Well I was/am a CEO, perhaps it doesn’t meet your definition but it meetsmine. I am also commenting in jest, although your failure to realize thatironically validates my previously jestful comment. Also, I assume you havenot been to war or engaged in all the previous comparisons I have made, sopresumably we are both unqualified to comment on the relative differences,if one assumes experience is a necessary qualification to forming a validopinion (not a view I maintain, though)
You are absolutely correct. But in many ways it is the exception.A sports analogy I like which pertains to business is the evolution of a quarterback to a coach to an owner.The QB can do it. He can do it better if he has a good coach and the coach can do his job better is he has a wise owner.A coach can coach better if he has been a QB and knows how difficult it is to do something while under fire and how training can abandon you for a second but you can revert to form again when you regain your poise. A good coach coaxes — not demands — performance.But a coach has to know exactly when to take a guy out of the game and has to have the balls to do it.A wise owner knows whether he has a good coach and then whether that coach can actually coax that incredible performance out of the QB and he has to be able to replace one or both of them.Businesses, like sports teams, develop in an iterative manner and will peak at different times. Once they peak, it is important to keep them on that level of performance. That is a tough thing to do.
I get this. I’m an executive recruiter. Very humbling to assess someone’s ability to perform a job I’ve never done and probably never could. Also, humbling to be able to look at a company and see huge issues that the management team has missed simply because I am on the outside looking in, have observed a lot of companies and have some sense of organizational dynamics — and because I’ve got to figure out the right fit for that organization. Makes me wonder, who am I to see this? What right do I have to judge? But at the same, “seeing” is what determines whether or not I will be effective.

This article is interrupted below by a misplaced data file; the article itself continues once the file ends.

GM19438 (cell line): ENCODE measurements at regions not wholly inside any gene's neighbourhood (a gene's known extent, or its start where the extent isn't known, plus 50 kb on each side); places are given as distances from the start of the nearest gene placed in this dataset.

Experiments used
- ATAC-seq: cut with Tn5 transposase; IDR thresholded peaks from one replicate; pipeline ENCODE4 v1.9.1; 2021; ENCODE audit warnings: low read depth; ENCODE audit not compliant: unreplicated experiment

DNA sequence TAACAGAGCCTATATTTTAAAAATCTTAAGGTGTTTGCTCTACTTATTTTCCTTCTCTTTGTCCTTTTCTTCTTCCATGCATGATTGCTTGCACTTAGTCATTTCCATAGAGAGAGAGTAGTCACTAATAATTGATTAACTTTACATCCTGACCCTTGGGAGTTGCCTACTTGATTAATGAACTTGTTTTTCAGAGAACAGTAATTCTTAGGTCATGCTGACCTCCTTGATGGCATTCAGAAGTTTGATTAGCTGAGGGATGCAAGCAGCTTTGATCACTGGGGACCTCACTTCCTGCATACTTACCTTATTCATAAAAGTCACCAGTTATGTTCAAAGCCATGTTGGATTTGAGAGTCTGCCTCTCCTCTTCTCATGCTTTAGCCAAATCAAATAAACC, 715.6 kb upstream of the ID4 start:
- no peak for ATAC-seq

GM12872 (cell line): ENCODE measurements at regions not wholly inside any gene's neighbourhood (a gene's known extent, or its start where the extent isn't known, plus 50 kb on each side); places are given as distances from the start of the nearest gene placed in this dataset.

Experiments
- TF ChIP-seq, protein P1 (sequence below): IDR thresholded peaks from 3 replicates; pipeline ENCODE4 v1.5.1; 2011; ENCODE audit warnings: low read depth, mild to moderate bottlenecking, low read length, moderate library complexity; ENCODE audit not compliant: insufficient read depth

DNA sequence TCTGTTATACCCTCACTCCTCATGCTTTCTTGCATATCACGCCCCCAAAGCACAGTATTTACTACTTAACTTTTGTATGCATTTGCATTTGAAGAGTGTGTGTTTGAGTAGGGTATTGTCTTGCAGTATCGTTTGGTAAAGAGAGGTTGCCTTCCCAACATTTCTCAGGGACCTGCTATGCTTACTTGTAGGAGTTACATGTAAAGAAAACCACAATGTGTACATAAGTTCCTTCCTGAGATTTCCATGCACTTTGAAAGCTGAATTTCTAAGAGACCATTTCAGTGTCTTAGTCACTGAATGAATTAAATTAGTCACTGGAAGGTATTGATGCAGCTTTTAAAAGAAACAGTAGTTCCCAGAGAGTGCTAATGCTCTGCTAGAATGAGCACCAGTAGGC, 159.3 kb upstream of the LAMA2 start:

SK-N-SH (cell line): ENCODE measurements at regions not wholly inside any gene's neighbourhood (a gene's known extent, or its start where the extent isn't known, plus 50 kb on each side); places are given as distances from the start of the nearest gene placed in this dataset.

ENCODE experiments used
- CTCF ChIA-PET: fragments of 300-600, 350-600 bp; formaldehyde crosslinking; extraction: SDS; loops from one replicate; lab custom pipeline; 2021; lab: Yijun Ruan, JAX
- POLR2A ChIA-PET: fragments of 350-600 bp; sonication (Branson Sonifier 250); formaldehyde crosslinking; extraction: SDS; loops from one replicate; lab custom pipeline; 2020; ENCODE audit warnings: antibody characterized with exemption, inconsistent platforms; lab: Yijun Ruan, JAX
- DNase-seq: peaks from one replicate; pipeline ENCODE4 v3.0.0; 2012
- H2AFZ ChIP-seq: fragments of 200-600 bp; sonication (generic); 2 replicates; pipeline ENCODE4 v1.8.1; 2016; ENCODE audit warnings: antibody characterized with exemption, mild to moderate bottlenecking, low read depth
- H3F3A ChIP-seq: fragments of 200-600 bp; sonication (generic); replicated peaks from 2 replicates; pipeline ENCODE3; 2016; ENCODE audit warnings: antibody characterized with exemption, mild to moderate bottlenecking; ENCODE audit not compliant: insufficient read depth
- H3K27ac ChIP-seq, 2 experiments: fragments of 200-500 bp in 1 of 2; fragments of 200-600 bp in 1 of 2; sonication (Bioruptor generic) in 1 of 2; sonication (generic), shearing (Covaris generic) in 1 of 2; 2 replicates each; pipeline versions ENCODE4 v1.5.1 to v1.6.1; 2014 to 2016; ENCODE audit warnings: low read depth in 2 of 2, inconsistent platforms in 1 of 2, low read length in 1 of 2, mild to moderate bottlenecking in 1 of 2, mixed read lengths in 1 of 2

There is a bit of daylight between being a great entrepreneur and being a great CEO.Entrepreneurs have often completed the bulk of their work when they have delivered a great product and others bring that little jewel to market. They are product oriented.CEOs are focused on building a great company and hopefully one that is focused on producing a great product or rendering a great service.Small but important distinction.
I think we are made to create things.And I think there are rare employment circumstances where we are truly encouraged and given enough rope to create things.
Yes. One of the great things about AVC and various meetups is to pulse-check with Founder friends. It really, really helps.
I think that’s so true, JLM.In the great CEO camp, I think there is greater emphasis on the customer and a customer-driven view of the world than in the pure entrepreneur camp. That’s certainly been a difference I’ve been wrestling with.
I think the care and feeding of Boards both from the perspective of a CEO and from the Board’s perspective is one of the most interesting and least developed elements of corporate governance.It is easy to be on the Board of GE but it is difficult to be an effective Board member on a $10MM revenue company.
I agree more with you more than you agree with yourself.All mankind has ever done is to make order from chaos.One only has to look at Mother Nature (Japan), the Middle East and our current hopelessly lost administration to see what an ovedabundance of chaos we currently possess and how challenging it is to create order.Making order from chaos.
Tereza – JLM is bang on. Great start up CEO designs / builds a business to serve customers. Great entrepreneurs designs / builds a product to solve a problem.The biggest difference is that a great startup CEO has less risk attached to his venture. At some point, the great entrepreneur has to turn into a great CEO or bring one in. I believe Fred calls this the ‘awkward adolescent’ stage.